Jonathan Dixit, like his main character nine year old high-flying lawyer Sinika Reichman and myself, loves language and knows a lot of words, but my gentle advice would be not to try to use as many of them as possible in sentences of mind-boggling and arguably secretly self-congratulatory-to-the-point-of-excluding-many-struggling-readers length. I wondered whether this nightmarish future world was in fact a hideously distorted view of the education systems in “developed” societies east and west, in which certain children are selectively “smarted” in order to preserve the privileged status of particular echelons of society: maintaining the status quo in a manner unintelligible to the uninitiated while suffering the effects of alienation from those left behind, many of whom are bitterly resentful of their achievements, rebuking as they do their own more limited genius in the nevertheless essential crafts and trades. Does Jonathan, like Sinika, need understanding and a hug?
As the story went on, it increasingly appeared that Sinika was a kind of genetically modified Alice (at one point also apparently on steroids - beating up a 24 year old non-smarted and admittedly obnoxious male colleague) wandering pathetically and polysyllabically through a Nightmareland in which she encountered hideous situations populated by snarling, self-deluding narcissists, not understanding and not being understood. An early taste/smell of its locations is Little Timmy’s restaurant, Sinika’s favourite watering hole, which has a four-and-under hiring policy: providing employment opportunities for the “poor little failures” (those smarted infants who flunk out of the SMprogram after only one hundred and forty two weeks). One of the waiters attempts to balance a tray while not able to disguise his toddle, nor the fact that his nappy has needed changing for quite some time...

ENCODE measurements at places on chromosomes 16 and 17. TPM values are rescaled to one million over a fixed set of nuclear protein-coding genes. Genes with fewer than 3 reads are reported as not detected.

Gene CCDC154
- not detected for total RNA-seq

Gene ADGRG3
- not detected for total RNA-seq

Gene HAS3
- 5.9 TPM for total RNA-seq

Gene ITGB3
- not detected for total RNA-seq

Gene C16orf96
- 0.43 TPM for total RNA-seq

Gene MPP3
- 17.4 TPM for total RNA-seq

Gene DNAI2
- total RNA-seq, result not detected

Frankly, I wasn’t surprised by the posting of the following review by one non-smarted reviewer: “This book is not worth reading. Period.” I also felt for the fellow author who was striving to be as positive as she could when she typed: “Unfortunately, I could not get through this book no matter how hard I tried.” I, however, made of sterner stuff, pressed on, driven by a weird fascination for this hallucinogenic-drug-fuelled storyline, secure in the self-deluded certainty that eventually it would all make a kind of sense. 90% in, I was offered at least a partial explanation for what had gone before, but still felt shut out by the end.
This is Jonathan Dixit’s debut novel. He’s obviously a very clever fellow, and may indeed turn out to be a formidable writer; but I venture to suggest that this is an immature work by someone who has not yet honed his craft. It fizzes, and explodes in all directions like a dysfunctional firework display staged by someone who hasn’t been able to resist the urge to drop a match into the whole box of tricks, resulting in a tale full of sound and fury, signifying I’m afraid I’m not too sure what.
That said, there are many well-balanced and elegant sentences among the hyper-inflated ones, and much shrewd analysis of human interactions and motivations. I am confident that his next novel will be much better, and I look forward to it.
The writing is soaked with intelligence, sharp wit and healthy sarcasm - it felt real.
A great read!